In response to the critically endangered status of the Hainan gibbon, the Chinese government enacted a ban on all types of forestry in or around the Bawangling Nature Reserve.
Kadoorie Conservation China (a department of the Kadoorie Farm and Botanic Garden), along with Fauna and Flora International and other international conservation organizations, collaborated to launch The Hainan Gibbon Action Plan in 2003, when the population of Hainan gibbons had fallen to just 13 individuals.
The initial focus of this action plan was on population surveys, reforestation, and teaching nature reserve staff to accurately monitor the Hainan gibbon population. In 2005, The Hainan Gibbon Action Plan was updated to focus on several reparative actions: dissuading illegal loggers by increasing and better equipping enforcement patrols; reverting plantations back into habitable forests by planting specific plant species that the gibbons require for their survival; and educating local residents of the importance of saving the Hainan gibbon from extinction.
Fauna and Flora International and Greenpeace have been working to raise public awareness and for full support of the Hainan Gibbon Action Plan, which has been hampered by underfunding and a lack of coordination of participating members. Greenpeace has called on the Chinese government to better enforce anti-poaching and logging laws.
Alternative conservation efforts have included remote sensing and geographic information systems (GPS) to determine suitable Hainan gibbon habitat. Call playback—playing gibbon calls to attract and locate solitary Hainan gibbons—has also been implemented, with a small measure of success. Scientists caution that call playback can potentially stress the gibbons and thus should be used sparingly, in key locations, for short periods of time, only when attempting to detect gibbon presence.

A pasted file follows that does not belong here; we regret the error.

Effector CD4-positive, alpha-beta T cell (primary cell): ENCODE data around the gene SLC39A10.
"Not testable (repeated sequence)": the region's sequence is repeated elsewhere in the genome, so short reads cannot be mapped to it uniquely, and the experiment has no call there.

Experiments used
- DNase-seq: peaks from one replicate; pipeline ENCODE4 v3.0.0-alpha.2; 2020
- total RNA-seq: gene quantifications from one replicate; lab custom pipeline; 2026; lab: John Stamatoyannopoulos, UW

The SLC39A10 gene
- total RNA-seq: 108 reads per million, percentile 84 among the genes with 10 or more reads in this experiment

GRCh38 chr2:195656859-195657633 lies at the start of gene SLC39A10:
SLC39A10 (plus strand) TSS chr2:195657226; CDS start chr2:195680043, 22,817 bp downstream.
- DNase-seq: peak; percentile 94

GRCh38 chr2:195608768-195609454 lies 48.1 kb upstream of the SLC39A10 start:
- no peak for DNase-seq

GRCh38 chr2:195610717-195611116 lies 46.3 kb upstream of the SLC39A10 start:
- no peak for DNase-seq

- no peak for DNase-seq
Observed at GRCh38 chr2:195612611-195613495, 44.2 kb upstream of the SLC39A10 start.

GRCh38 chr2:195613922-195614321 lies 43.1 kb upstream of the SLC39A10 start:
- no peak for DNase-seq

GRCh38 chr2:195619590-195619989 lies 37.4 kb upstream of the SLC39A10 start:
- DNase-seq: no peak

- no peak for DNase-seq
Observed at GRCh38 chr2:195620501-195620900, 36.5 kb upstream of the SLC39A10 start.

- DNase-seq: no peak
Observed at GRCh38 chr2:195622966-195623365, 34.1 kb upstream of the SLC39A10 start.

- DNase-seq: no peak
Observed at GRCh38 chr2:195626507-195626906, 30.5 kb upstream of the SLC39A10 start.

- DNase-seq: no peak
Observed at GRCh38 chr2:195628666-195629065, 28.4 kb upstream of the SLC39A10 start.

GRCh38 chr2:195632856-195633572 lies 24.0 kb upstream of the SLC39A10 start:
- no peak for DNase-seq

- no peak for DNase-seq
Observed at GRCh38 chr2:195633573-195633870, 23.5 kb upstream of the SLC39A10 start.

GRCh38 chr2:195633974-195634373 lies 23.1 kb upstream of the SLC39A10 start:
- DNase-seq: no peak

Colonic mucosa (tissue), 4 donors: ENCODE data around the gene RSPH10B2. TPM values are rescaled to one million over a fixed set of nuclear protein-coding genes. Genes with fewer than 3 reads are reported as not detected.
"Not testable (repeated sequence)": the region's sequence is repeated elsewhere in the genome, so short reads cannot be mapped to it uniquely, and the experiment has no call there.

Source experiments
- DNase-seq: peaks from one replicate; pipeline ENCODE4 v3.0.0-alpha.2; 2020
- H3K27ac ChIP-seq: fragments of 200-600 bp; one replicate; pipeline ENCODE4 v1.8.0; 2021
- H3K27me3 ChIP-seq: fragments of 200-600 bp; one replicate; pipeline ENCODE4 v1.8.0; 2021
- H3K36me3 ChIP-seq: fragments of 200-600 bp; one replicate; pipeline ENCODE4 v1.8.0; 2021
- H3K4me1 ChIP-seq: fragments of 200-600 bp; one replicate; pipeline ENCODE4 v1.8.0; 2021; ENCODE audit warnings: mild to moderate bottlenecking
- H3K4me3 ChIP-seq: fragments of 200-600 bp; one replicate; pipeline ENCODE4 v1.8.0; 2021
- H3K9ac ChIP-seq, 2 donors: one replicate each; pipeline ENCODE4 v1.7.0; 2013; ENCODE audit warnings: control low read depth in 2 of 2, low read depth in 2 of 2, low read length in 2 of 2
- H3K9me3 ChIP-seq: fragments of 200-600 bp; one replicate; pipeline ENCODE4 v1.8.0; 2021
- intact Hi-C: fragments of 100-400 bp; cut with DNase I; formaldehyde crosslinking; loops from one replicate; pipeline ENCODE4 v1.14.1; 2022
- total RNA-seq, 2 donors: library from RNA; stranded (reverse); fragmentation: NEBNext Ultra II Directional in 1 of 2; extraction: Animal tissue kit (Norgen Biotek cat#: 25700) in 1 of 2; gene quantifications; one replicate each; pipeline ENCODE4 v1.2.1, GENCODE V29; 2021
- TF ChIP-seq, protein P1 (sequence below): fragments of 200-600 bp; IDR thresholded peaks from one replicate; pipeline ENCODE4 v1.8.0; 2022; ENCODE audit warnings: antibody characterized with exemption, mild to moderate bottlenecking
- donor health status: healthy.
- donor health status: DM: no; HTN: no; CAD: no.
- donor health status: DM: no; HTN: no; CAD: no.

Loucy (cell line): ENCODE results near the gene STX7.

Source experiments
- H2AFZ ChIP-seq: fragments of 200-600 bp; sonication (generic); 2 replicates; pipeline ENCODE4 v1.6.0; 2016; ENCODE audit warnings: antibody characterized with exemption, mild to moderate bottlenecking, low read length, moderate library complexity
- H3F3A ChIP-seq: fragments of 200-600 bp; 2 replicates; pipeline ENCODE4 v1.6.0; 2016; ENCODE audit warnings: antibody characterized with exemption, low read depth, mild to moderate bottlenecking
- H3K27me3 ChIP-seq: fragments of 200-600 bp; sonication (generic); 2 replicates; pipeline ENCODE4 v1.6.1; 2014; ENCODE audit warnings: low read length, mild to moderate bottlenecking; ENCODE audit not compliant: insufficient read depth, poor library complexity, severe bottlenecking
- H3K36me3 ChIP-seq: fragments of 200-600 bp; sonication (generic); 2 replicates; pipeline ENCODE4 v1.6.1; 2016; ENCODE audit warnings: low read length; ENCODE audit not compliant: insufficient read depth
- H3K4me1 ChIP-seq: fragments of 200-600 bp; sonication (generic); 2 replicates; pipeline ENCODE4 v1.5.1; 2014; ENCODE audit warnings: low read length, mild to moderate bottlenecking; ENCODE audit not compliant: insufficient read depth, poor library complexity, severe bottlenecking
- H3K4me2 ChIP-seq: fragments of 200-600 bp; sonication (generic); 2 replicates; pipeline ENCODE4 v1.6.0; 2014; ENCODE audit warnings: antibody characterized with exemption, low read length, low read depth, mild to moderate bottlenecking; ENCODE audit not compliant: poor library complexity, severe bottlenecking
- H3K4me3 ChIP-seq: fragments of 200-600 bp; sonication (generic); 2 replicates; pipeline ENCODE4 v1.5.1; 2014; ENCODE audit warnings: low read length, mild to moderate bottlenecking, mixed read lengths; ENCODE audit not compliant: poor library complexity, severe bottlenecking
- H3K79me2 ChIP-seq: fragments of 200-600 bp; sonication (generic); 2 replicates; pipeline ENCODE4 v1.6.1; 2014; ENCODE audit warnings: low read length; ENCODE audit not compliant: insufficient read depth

The notion of captive breeding programs has been discarded as unwise and possibly perilous to the viability of the remaining individuals. Likewise, relocating Hainan gibbons to alternative habitat has been discarded as a foolhardy endeavor fraught with risk. Capturing the gibbons to relocate them would subject them to great stress. And without support from authorities and local citizens, a relocated Hainan gibbon population would be threatened by hunting or deforestation—the same forces that caused their initial demise.
Nevertheless, conservationists maintain a guarded optimism. Until June 2015, the total Hainan gibbon population was thought to be 25 individuals living in three separate social groups. Then scientists discovered a fourth group comprised of a mating pair and their young baby, bumping the total population number up to 28. The total number of breeding females (as of August 2016) is thought to be six.
The October 2016 survey conducted by Kadoorie Conservation China and staff members from local nature reserves counted 26 Hainan gibbons.
A top priority, conservationists assert, must be to reconnect areas of fragmented forest and isolated Hainan gibbon populations in Bawangling Nature Reserve. And the way to reconnect fragmented forest is to plant trees—a lot of trees. Of course, trees do not grow overnight. In the interim, conservationists suggest constructing artificial canopy bridges to encourage the gibbons to move between forest patches.
Not to be overlooked, if the Hainan gibbon is to be saved, is the importance of a close and cooperative collaboration between Bawangling Nature Reserve staff, who understand the local politics and logistics of working in Hainan, and international organizations with experience in saving extremely threatened species.
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- Deng, Huaiqing; Gao, Kai; Zhou, Jiang. “Non-specific alarm calls trigger mobbing behavior in Hainan gibbons (Nomascus hainanus.” Scientific Reports. September 30, 2016. Accessed February 15, 2018, at http://www.nature.com/articles/srep34471.
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- Turvey, Sam. “Can the world’s rarest mammal, the Hainan gibbon, be brought back from the brink?” August 2016. Accessed February 25, 2018, at http://www.scmp.com/magazines/post-magazine/long-reads/article/2004995/can-worlds-rarest-mammal-hainan-gibbon-be-brought.
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- Zoological Society of London. Hope for World’s Rarest Ape as New Population Discovered. Accessed February 20, 2018, at link.springer.com/article/10.1007/s10764-016-9919-8.
Written by Kathleen Downey, March 2018. Updated with current population trends in June 2020.